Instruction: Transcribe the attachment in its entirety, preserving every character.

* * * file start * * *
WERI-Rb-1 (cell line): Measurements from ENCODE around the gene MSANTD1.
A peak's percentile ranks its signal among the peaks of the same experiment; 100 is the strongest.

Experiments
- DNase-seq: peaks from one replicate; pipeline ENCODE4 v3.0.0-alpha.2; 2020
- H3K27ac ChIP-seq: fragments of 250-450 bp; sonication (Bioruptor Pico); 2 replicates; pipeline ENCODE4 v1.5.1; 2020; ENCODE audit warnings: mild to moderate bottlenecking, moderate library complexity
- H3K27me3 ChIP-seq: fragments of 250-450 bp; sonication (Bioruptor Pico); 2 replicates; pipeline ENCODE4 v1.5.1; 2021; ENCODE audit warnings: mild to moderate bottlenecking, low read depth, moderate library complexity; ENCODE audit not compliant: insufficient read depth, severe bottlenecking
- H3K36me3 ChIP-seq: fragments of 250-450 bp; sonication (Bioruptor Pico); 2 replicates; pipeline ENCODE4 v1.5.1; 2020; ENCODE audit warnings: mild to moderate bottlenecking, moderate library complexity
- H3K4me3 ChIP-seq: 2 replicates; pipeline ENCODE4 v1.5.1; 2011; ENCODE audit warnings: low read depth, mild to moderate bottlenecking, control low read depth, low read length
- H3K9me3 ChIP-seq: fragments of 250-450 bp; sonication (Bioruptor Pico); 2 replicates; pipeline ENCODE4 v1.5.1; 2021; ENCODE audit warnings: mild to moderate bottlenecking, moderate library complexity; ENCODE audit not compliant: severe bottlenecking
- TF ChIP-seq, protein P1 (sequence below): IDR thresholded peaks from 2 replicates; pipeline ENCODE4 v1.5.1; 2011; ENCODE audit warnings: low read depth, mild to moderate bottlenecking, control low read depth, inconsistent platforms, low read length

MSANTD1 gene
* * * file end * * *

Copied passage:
WERI-Rb-1 (cell line): Measurements from ENCODE around the gene MSANTD1.
A peak's percentile ranks its signal among the peaks of the same experiment; 100 is the strongest.

Experiments
- DNase-seq: peaks from one replicate; pipeline ENCODE4 v3.0.0-alpha.2; 2020
- H3K27ac ChIP-seq: fragments of 250-450 bp; sonication (Bioruptor Pico); 2 replicates; pipeline ENCODE4 v1.5.1; 2020; ENCODE audit warnings: mild to moderate bottlenecking, moderate library complexity
- H3K27me3 ChIP-seq: fragments of 250-450 bp; sonication (Bioruptor Pico); 2 replicates; pipeline ENCODE4 v1.5.1; 2021; ENCODE audit warnings: mild to moderate bottlenecking, low read depth, moderate library complexity; ENCODE audit not compliant: insufficient read depth, severe bottlenecking
- H3K36me3 ChIP-seq: fragments of 250-450 bp; sonication (Bioruptor Pico); 2 replicates; pipeline ENCODE4 v1.5.1; 2020; ENCODE audit warnings: mild to moderate bottlenecking, moderate library complexity
- H3K4me3 ChIP-seq: 2 replicates; pipeline ENCODE4 v1.5.1; 2011; ENCODE audit warnings: low read depth, mild to moderate bottlenecking, control low read depth, low read length
- H3K9me3 ChIP-seq: fragments of 250-450 bp; sonication (Bioruptor Pico); 2 replicates; pipeline ENCODE4 v1.5.1; 2021; ENCODE audit warnings: mild to moderate bottlenecking, moderate library complexity; ENCODE audit not compliant: severe bottlenecking
- TF ChIP-seq, protein P1 (sequence below): IDR thresholded peaks from 2 replicates; pipeline ENCODE4 v1.5.1; 2011; ENCODE audit warnings: low read depth, mild to moderate bottlenecking, control low read depth, inconsistent platforms, low read length

MSANTD1 gene